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From St. Therese of Lisieux:

“Prayer means a launching out of the heart toward God. It means lifting up one’s eyes, quite simply, to heaven—a cry of grateful love, from the crest of joy or the trough of despair. It’s a vast, supernatural force that opens my heart and binds me close to Jesus.”




Human trafficking is the third largest international crime industry; the average victim suffers repeated abuse, often thousands of times, and many of those victims are adolescents and young adults. Metanoia Inc, one of this year’s recipients of a Works of Mercy Trust grant, addresses the unique needs of these young people, their potential for poverty, and their lack of opportunity, providing job skills training, sheltered employment, and training in financial management. Metanoia helps adolescent victims of human trafficking pursue renewed purpose in life. Please take a few moments and discover the many ways this wonderful organization ministers to such special neighbors at the Metanoia Inc. website,




Recommended Resources
for Reflection and Study

Please visit “The Steward’s Bookshelf”
for additional recommendations.

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Magnificat Breakfast

Bishop Michael G. Duca is the scheduled guest speaker for a Magnificat breakfast meeting on Saturday, August 17, from 9 AM to noon, at the Oak Lodge Reception Center, 2834 S. Sherwood Forest Boulevard in Baton Rouge. Tickets are $22 each, and can be purchased by visiting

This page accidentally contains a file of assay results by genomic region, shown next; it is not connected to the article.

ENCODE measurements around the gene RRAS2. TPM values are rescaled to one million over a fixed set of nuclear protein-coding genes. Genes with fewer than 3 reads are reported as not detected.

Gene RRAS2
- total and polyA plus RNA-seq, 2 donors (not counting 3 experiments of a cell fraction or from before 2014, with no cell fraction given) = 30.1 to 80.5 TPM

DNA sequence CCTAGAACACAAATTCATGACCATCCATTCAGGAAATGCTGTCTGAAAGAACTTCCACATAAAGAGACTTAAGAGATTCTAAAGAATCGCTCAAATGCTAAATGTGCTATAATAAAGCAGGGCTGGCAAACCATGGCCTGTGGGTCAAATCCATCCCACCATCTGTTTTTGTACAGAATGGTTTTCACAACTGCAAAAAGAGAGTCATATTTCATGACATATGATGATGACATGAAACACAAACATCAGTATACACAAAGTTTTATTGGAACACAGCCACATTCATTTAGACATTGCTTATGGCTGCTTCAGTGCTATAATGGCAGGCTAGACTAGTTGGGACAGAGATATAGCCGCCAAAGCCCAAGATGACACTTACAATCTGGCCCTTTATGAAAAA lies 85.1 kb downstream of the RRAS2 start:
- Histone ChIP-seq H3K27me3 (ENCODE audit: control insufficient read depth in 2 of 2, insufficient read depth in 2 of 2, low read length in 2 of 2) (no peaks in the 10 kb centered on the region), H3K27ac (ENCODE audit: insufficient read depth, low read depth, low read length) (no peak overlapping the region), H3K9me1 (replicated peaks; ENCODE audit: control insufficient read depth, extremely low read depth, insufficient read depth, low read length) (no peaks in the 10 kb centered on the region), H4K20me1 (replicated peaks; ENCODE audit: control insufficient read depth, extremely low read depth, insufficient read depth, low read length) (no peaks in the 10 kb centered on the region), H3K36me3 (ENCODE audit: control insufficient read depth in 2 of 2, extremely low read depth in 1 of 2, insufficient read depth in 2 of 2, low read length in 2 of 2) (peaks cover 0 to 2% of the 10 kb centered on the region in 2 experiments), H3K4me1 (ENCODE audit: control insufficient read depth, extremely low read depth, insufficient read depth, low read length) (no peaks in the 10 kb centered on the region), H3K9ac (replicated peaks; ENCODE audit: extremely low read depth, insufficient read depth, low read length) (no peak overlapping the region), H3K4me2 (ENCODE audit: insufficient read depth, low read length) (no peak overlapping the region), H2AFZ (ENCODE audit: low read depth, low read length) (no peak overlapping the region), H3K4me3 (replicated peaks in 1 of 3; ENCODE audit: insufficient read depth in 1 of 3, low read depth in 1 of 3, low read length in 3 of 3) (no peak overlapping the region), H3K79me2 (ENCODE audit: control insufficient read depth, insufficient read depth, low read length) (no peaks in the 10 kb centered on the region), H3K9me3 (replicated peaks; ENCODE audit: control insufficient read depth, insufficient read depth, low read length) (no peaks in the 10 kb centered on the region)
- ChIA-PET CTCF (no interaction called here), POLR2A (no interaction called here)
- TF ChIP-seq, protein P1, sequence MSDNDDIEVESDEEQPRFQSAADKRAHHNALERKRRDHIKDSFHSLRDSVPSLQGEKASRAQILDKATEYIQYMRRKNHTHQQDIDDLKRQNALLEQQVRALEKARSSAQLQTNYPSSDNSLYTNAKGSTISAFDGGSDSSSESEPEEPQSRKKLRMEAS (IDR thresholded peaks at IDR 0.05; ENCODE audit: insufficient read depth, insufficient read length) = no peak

Diocesan News Page


Diocese of Baton Rouge College Ministries


The Diocese of Baton Rouge offers college students a host of ministry, fellowship and service opportunities, on campus and in our surrounding communities: regular Mass and confession times, individual counseling, retreats, leadership training and more. Plan to get involved this fall through the following Catholic campus ministries: Through Christ the King Catholic Church at Louisiana State University (, the Southern University MLK Catholic Center (on Facebook, and through This email address is being protected from spambots. You need JavaScript enabled to view it. ), the St. Albert Catholic Student Center at Southeastern Louisiana University (, and at Franciscan University—formerly Our Lady of the Lake College—through their informative website ( 


“The just shall flourish like the palm tree, shall grow like a cedar of Lebanon. Planted in the house of the Lord, they shall flourish in the courts of our God. They shall bear fruit even in old age. They shall stay fresh and green, to proclaim: ‘The Lord is just, my rock in whom there is no wrong.’ ”

(Psalm 92:13-16; New American Bible, Revised Edition)



Prayers of the Saints: St. Dominic

From the Stewardship Today Archives, August 2010

St. Peter preached a wondrous sermon at Pentecost, helping to establish the Church. Later, St. Stephen, one of the first deacons, preached such a convicting sermon, it cost him his life. Through the power of the Holy Spirit, preaching—the proclamation of the Gospel message—claims a unique capacity to change lives. That capacity was certainly needed at the close of the twelfth century when heresies struck the European Church. more